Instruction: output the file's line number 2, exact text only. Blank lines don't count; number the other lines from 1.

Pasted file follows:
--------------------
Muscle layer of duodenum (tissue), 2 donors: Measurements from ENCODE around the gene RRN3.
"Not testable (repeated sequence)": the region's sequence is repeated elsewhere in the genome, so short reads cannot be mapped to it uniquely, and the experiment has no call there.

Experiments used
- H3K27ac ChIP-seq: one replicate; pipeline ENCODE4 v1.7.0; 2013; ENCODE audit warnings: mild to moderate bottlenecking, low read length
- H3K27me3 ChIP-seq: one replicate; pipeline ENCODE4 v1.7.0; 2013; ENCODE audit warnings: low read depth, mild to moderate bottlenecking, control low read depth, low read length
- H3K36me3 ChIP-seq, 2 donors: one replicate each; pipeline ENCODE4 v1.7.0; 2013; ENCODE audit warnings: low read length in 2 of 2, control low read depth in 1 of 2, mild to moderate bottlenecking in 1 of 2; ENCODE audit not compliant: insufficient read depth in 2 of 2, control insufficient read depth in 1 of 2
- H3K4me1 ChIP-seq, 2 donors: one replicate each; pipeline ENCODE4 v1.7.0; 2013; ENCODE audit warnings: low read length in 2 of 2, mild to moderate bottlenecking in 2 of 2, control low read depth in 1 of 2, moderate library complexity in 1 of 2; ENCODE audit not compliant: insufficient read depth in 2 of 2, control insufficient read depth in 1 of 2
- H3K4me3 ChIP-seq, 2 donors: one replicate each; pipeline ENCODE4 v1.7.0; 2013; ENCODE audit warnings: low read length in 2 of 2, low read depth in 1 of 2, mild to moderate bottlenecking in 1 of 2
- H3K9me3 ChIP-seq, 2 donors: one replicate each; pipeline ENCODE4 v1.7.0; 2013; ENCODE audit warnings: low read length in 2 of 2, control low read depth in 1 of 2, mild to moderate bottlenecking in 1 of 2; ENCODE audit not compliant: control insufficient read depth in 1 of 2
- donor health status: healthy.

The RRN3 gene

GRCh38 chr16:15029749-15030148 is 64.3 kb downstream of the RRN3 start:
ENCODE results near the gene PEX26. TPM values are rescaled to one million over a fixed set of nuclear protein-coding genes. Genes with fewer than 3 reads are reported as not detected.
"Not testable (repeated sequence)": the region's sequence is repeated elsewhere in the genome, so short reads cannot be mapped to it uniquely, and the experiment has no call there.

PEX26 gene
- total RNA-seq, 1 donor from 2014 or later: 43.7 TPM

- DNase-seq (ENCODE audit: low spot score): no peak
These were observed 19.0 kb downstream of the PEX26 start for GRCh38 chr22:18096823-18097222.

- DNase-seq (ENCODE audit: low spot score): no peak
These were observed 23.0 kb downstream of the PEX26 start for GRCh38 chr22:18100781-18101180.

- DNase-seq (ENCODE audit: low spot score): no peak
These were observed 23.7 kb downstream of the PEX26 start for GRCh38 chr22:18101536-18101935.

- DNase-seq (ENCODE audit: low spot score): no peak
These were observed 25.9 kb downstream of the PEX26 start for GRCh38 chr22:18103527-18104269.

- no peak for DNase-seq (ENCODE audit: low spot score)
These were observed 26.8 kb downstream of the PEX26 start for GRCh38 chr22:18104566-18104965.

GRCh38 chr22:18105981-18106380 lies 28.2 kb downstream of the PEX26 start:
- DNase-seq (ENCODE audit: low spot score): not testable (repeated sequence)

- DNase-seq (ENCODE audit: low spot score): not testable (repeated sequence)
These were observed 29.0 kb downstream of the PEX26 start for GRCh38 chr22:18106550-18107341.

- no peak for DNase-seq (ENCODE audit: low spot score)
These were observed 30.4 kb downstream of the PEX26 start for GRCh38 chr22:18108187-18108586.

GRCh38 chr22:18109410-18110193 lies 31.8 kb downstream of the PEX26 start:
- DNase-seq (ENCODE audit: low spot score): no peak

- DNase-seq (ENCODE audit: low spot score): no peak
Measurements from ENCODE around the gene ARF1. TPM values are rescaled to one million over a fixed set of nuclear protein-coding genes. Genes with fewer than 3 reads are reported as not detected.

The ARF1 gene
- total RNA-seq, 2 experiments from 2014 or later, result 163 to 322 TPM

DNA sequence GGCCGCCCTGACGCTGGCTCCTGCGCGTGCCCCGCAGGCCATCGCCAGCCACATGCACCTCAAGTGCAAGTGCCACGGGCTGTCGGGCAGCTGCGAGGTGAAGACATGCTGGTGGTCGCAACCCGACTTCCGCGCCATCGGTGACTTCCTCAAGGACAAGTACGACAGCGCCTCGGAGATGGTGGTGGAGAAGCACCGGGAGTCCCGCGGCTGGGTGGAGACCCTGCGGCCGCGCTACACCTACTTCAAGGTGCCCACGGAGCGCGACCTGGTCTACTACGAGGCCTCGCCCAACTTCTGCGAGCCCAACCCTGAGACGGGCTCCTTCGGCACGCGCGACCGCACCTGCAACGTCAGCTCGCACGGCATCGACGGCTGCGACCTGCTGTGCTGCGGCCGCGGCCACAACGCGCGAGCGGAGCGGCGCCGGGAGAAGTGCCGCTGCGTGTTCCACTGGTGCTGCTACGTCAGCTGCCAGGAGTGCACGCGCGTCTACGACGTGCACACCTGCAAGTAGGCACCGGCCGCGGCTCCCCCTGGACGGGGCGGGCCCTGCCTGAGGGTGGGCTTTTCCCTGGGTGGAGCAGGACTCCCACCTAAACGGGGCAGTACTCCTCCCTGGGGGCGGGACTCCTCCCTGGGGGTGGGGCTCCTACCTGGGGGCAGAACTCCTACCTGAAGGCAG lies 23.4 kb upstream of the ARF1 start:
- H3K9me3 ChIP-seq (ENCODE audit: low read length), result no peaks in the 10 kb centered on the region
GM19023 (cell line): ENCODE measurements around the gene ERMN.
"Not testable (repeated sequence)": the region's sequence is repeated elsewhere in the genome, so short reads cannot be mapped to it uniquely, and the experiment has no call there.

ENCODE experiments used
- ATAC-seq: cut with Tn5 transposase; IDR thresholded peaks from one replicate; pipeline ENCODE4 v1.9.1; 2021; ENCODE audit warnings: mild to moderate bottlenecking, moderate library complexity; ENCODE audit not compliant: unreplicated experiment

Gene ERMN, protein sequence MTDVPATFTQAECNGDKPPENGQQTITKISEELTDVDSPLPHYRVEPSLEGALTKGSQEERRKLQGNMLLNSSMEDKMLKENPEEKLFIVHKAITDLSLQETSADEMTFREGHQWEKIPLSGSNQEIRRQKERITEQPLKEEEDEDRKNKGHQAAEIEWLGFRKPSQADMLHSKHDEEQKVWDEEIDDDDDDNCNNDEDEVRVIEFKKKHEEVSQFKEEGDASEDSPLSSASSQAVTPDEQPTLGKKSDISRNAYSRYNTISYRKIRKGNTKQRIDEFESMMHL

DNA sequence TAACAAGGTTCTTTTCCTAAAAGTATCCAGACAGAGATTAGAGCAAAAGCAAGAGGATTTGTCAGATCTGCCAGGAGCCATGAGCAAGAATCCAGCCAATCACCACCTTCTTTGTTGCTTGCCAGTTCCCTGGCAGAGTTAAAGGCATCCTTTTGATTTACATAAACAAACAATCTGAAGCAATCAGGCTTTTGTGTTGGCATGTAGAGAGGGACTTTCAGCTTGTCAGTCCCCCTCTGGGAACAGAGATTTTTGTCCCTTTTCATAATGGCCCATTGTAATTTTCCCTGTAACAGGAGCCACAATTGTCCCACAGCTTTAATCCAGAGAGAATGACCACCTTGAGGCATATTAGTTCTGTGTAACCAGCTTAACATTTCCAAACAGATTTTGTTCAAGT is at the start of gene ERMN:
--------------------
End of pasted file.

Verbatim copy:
"Not testable (repeated sequence)": the region's sequence is repeated elsewhere in the genome, so short reads cannot be mapped to it uniquely, and the experiment has no call there.